The Mets continue to carry the albatross known as Oliver Perez on their roster, as he refuses to be demoted to the minors and the Wilpons refuse to pay between $12M – $24M for someone who is not employed by their organization.
It simply wouldn’t be “good business” to release Perez outright, considering the amount of money left on his egregious 3-year deal. Better to continue to drag him along on the team bus, and take up a precious spot on the 25-man roster.
Or is it?
The following teams had similarly bad contracts recently (within the last year and a half), and chose to cut bait. Interestingly, few of these teams can as easily “afford” to give up on high-salaried player — but they did, anyway, for the good of the team.
Most of these players were released outright, though a few were traded away on the condition that their salary would be absorbed by the team shedding the player. It is in no particular order.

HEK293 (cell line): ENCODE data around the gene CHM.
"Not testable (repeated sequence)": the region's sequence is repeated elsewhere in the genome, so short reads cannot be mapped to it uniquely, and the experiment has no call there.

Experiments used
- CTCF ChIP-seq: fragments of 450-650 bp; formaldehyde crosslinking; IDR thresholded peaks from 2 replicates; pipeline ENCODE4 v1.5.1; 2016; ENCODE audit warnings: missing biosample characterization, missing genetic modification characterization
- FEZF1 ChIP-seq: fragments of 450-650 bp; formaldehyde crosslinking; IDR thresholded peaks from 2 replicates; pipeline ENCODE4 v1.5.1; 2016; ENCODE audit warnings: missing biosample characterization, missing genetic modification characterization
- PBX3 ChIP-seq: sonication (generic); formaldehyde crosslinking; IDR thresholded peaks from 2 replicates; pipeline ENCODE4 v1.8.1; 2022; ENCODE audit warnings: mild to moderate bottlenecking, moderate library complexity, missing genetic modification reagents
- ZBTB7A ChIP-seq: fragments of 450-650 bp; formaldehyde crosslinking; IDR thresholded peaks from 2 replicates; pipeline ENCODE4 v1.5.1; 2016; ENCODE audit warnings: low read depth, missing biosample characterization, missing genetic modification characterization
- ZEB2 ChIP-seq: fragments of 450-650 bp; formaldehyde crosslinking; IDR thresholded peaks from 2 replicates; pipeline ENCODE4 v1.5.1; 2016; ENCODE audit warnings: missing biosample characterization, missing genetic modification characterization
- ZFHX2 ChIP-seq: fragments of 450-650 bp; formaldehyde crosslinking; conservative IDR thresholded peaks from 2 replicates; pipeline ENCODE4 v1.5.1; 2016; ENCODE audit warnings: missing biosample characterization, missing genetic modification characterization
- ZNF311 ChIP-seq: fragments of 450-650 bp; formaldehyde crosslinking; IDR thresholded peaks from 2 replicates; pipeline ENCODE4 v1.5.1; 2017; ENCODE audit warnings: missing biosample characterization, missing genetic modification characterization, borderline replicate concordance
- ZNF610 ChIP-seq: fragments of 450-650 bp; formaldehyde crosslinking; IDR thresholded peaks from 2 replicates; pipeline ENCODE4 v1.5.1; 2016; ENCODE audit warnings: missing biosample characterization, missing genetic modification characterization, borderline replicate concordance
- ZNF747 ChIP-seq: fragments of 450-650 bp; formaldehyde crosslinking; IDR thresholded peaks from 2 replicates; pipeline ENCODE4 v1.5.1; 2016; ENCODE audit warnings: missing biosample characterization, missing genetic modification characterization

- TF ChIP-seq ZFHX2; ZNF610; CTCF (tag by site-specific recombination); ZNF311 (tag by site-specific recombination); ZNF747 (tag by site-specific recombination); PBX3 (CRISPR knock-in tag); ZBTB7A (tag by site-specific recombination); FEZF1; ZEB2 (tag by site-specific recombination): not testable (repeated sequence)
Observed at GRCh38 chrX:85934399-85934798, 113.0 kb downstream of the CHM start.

|Angels||Gary Matthews, Jr.||$21.5M|
|Blue Jays||B.J. Ryan||$10M|
|Red Sox||Julio Lugo||$9M|
Interestingly, the Yankees don’t have much in the way of owed money to players no longer on their roster — despite the fact that many pundits regularly point to their riches as a security blanket for when they make mistakes. Other than Igawa, the Yankees owe a grand total of about $2.4M to players no longer on their roster.
After looking at what other teams have done in the way of dropping dead weight, how do you feel about the Mets’ insistence on keeping Oliver Perez and other bad contracts? One would think that if a “small market” team such as the Detroit Tigers can bite the bullet on so much money in bad contracts, that the big-city Mets would be able to act similarly.
About the Author
Joe Janish began MetsToday in 2005 to provide the unique perspective of a high-level player and coach -- he earned NCAA D-1 All-American honors as a catcher and coached several players who went on to play pro ball. As a result his posts often include mechanical evaluations, scout-like analysis, and opinions that go beyond the numbers. Follow Joe's baseball tips on Twitter at @onbaseball and at the On Baseball Google Plus page.